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University to provide college counseling to Native American students

College Horizons will partner with University to provide admission resources, workshops in 2019

Next summer, the University will host College Horizons, a week-long program that directs college admission resources to Native American high school students. College Horizons works with Native American students every summer at partnered universities to provide college counseling, which includes preparing for standardized tests, completing college essays and researching schools.

The organization aims to increase the number of Native American students who continue on to postsecondary education. “The Native American high school graduation rate is 51 percent. Of those, approximately five percent proceed directly to four-year colleges and only 10 percent of those students graduate in four years,” according to the program’s website.

Each summer, College Horizons partners with 45 to 50 schools across the country; every campus typically hosts 80 to 120 students, said Brown Admission Officer Tiffiney George ’08.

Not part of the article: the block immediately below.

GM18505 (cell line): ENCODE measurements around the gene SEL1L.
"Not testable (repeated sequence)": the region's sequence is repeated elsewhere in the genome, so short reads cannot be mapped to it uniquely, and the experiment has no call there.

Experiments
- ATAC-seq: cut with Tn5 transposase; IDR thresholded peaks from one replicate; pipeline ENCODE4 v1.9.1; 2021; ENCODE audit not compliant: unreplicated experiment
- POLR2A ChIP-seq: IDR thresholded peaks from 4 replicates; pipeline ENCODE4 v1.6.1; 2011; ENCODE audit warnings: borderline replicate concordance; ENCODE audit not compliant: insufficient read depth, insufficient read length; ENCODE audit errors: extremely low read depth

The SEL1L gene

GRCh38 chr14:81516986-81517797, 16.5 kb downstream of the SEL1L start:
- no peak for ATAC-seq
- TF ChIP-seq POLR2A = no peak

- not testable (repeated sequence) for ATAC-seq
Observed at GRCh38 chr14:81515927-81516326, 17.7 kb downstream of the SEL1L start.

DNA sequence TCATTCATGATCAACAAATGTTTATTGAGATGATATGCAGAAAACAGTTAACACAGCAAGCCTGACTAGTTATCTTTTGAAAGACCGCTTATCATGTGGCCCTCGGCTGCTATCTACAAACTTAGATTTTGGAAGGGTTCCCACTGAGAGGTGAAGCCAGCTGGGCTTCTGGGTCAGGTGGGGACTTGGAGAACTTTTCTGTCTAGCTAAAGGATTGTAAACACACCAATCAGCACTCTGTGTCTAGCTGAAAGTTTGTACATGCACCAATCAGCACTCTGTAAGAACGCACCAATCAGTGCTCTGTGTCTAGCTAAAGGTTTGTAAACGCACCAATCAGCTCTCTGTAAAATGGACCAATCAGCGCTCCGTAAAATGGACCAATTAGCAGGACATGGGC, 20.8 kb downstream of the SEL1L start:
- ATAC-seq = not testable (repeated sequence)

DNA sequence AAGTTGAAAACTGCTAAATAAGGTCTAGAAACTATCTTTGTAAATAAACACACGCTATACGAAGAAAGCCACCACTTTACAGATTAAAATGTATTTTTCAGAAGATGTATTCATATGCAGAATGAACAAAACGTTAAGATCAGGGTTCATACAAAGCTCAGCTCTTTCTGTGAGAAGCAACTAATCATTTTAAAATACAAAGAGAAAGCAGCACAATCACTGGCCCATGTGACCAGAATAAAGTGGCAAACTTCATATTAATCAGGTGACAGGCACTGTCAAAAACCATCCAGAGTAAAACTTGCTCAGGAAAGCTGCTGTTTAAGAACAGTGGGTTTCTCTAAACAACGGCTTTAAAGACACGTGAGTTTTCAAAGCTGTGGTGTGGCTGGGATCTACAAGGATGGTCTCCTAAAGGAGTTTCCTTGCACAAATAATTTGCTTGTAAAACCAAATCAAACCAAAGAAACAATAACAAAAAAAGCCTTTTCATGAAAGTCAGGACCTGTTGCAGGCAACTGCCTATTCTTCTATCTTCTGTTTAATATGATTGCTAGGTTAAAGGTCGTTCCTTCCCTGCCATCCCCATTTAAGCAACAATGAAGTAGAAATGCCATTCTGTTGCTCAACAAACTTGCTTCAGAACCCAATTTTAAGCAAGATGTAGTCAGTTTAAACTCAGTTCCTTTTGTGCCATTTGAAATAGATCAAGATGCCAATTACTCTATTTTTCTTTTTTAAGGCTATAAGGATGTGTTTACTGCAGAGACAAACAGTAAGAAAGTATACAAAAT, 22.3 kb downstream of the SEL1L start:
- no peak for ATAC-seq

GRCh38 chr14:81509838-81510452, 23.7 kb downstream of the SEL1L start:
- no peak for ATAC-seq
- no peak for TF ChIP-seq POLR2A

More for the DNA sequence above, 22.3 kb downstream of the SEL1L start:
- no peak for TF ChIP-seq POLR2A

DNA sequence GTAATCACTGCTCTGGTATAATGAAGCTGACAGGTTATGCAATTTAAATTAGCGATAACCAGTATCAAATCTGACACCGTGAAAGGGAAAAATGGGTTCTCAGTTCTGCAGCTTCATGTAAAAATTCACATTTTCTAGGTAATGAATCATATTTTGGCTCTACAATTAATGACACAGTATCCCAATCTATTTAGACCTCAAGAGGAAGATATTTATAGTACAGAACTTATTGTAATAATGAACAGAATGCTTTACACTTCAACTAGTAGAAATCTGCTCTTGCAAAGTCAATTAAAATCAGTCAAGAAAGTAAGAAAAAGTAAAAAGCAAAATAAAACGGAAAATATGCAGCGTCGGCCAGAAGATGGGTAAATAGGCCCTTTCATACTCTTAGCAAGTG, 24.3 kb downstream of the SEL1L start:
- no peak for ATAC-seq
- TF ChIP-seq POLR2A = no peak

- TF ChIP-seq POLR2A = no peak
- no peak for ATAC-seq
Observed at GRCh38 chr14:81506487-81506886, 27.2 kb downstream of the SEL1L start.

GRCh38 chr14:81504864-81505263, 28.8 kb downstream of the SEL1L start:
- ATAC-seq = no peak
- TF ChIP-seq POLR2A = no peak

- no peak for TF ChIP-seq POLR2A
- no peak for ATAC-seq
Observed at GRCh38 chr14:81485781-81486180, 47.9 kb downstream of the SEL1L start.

During the week, the program provides “workshops and teaching sessions about the college application process and the financial aid process,” George said.

Dean of Admission Logan Powell pointed out that the emphasis of the program is educating students about the overall college process, rather than encouraging them to apply to Brown. “Our hosting of College Horizons is about a general commitment to college access for these students,” he said. “It’s not intended as a point-A to point-B pipeline to enroll these students at Brown.” 

Raelee Fourkiller ’22, who attended a College Horizons program before coming to the University, agreed that the program “exposes Native students to what an Ivy League (school) is like,” she said. “As a high schooler, I had no idea that I met the qualifications for a student that could go here.”

Other than the educational and advisory aspect of College Horizons, the program also provides an opportunity for Native American students to find community. “There’s this sense of empowerment and resisting the oppression that we face within this country,” Fourkiller said.

The University originally planned to host College Horizons in the summer of 2018 but deferred due to construction conflicts. “It would have been less than optimal,” Powell said. “The students would have been a little more spread out, and the accommodations wouldn’t have been as up to par as they are now.”

With the right resources in place, Powell is excited to bring the program to campus this summer. “To be able to host College Horizons is a tremendous honor,” he said. “It’s not just an important statement, it’s the right thing to do.”


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